The form and financing of medical care in the United States of America

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ANY study of health care systems of the nations of the world can and should begin with reference to the essential element of health care, namely, the relationship between the recipient and the provider of care. This represents a moral, ethical, and legal contract in which the roles of the participants are distinct yet equally important.1 In such a contract the physician not only agrees to accept the person as a patient but also assumes the responsibility to provide the medical service to the best of his ability. In other words, he should not only perform personally in an optimal fashion but also resist a system that would restrict his best efforts. Specifically, he should not accept depersonalization of roles and diffusion of responsibility which negate the elemental clearly stated and defined patient-physician contract. The recipient not only asks for assistance but accepts it, implying his willingness to pay for service either personally or through an agent. The agent may be an organization such as Blue Cross or Blue Shield, an insurance company, or any of the various departments of government.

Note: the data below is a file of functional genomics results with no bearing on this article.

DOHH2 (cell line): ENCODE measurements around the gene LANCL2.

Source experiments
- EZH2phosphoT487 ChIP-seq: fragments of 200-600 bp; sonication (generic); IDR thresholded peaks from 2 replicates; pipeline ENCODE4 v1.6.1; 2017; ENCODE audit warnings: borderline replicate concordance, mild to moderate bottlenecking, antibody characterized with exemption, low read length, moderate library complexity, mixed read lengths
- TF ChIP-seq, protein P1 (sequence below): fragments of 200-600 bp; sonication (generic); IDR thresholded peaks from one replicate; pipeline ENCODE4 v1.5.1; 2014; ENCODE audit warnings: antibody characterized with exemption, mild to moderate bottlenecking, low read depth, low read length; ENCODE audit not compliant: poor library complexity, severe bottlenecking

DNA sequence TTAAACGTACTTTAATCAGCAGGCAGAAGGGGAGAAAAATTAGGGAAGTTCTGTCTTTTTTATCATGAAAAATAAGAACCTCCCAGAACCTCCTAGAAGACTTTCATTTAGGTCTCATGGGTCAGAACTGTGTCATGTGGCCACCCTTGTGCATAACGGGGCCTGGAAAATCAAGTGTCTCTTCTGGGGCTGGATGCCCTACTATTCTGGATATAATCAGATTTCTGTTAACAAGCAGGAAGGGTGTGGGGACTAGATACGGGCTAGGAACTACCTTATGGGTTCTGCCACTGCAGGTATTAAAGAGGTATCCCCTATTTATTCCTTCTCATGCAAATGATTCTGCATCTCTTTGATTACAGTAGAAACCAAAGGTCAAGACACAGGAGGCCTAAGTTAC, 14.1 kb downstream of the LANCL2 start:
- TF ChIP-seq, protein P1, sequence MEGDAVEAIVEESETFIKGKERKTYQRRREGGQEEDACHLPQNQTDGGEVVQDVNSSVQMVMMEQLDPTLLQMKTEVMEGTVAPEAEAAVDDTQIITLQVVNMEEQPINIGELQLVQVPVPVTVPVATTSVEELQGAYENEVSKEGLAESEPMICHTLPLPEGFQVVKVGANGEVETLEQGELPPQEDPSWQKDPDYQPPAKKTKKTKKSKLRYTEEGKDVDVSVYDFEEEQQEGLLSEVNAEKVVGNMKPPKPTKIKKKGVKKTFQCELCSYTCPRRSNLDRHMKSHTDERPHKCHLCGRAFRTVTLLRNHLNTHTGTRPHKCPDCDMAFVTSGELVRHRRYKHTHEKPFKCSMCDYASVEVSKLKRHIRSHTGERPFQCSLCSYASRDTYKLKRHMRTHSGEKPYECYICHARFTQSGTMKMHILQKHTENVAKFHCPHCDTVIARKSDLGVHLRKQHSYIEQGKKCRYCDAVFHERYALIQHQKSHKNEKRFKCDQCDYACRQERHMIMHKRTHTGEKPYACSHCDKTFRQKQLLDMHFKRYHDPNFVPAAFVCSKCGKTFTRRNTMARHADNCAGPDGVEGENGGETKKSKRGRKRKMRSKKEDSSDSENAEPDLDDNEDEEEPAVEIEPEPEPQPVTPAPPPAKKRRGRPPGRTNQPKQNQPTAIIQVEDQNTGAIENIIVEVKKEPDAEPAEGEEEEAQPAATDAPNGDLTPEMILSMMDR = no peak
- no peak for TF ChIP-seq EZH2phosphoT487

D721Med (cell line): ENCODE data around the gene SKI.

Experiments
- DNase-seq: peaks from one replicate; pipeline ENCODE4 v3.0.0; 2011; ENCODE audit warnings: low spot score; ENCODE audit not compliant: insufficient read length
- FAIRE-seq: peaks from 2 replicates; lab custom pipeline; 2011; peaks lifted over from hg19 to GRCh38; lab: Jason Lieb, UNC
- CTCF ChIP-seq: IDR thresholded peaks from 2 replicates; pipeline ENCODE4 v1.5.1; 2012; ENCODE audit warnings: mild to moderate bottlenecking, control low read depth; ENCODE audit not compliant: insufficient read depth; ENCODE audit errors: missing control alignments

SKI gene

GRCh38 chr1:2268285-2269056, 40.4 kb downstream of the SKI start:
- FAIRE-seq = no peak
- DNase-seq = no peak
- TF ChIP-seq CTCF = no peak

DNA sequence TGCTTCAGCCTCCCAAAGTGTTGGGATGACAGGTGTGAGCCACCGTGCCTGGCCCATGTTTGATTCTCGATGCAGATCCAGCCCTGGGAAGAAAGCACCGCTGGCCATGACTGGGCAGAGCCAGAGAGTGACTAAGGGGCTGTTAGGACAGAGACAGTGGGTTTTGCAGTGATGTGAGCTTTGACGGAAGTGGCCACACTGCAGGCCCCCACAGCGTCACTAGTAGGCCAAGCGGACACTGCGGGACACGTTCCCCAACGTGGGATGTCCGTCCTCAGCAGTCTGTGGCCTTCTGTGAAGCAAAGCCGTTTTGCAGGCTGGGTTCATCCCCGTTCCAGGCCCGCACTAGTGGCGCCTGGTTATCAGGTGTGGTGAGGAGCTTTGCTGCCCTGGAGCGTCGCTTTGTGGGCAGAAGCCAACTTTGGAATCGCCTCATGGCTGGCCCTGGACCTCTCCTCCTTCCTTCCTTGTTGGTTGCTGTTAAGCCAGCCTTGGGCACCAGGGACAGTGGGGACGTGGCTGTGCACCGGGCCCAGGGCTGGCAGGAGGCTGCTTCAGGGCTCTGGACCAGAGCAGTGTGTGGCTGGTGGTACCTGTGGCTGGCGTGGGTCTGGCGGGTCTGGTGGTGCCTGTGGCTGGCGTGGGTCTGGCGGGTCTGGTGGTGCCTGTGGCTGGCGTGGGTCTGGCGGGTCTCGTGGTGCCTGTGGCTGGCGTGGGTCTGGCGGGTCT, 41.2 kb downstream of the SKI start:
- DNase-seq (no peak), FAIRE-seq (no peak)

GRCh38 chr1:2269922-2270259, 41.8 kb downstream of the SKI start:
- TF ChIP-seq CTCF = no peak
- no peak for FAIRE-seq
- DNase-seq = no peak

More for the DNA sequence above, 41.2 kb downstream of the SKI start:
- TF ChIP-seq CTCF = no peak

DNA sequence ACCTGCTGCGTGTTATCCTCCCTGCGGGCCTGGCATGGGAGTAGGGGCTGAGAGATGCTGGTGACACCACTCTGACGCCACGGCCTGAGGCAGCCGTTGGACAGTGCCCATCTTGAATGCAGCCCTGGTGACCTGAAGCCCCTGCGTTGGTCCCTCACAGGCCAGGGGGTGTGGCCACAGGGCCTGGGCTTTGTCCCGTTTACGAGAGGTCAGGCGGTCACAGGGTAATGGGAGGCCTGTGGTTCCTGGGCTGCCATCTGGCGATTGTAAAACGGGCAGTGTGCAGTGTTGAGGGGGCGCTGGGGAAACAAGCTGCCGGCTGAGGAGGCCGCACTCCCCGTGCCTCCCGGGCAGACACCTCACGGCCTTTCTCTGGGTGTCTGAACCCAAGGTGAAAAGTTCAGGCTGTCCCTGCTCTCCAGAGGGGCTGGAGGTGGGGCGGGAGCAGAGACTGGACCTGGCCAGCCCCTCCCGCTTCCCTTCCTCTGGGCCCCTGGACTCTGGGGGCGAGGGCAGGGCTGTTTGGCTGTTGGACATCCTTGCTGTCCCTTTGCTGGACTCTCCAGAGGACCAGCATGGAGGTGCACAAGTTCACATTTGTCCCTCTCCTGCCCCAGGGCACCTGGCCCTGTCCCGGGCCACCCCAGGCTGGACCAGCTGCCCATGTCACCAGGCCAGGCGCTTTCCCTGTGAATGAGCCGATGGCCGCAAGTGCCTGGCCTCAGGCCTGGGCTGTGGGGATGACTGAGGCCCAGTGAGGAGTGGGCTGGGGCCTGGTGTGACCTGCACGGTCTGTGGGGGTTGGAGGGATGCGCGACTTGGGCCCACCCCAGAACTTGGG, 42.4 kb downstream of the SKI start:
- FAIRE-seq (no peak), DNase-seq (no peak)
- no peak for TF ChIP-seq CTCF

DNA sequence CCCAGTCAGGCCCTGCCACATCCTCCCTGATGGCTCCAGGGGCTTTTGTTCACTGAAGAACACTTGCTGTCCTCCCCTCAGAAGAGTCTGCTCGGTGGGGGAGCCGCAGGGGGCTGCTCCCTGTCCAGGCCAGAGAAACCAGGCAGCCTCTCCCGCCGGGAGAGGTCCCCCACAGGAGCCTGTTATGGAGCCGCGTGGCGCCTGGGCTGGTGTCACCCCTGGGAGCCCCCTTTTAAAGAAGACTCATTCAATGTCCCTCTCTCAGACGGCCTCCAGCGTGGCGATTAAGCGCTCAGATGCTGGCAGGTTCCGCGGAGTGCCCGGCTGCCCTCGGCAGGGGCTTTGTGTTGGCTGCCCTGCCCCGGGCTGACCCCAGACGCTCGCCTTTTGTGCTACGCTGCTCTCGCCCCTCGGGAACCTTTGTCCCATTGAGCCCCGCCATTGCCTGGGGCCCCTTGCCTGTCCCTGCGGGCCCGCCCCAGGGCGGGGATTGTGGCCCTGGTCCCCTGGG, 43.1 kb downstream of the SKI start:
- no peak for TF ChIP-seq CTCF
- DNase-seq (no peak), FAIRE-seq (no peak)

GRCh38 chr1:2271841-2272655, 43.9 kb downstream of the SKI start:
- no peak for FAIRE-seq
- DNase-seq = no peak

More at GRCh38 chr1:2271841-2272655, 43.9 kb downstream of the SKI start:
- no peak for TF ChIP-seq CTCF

These then are the criteria by which any health care system can be judged. First, is health service available and is it good? Secondly, since goods and services have a cost of production, has provision been made for their purchase? If not, is there a failure in the patient role or in the physician role? As the delivery systems and the payment mechanisms become more complex and depart from . . .



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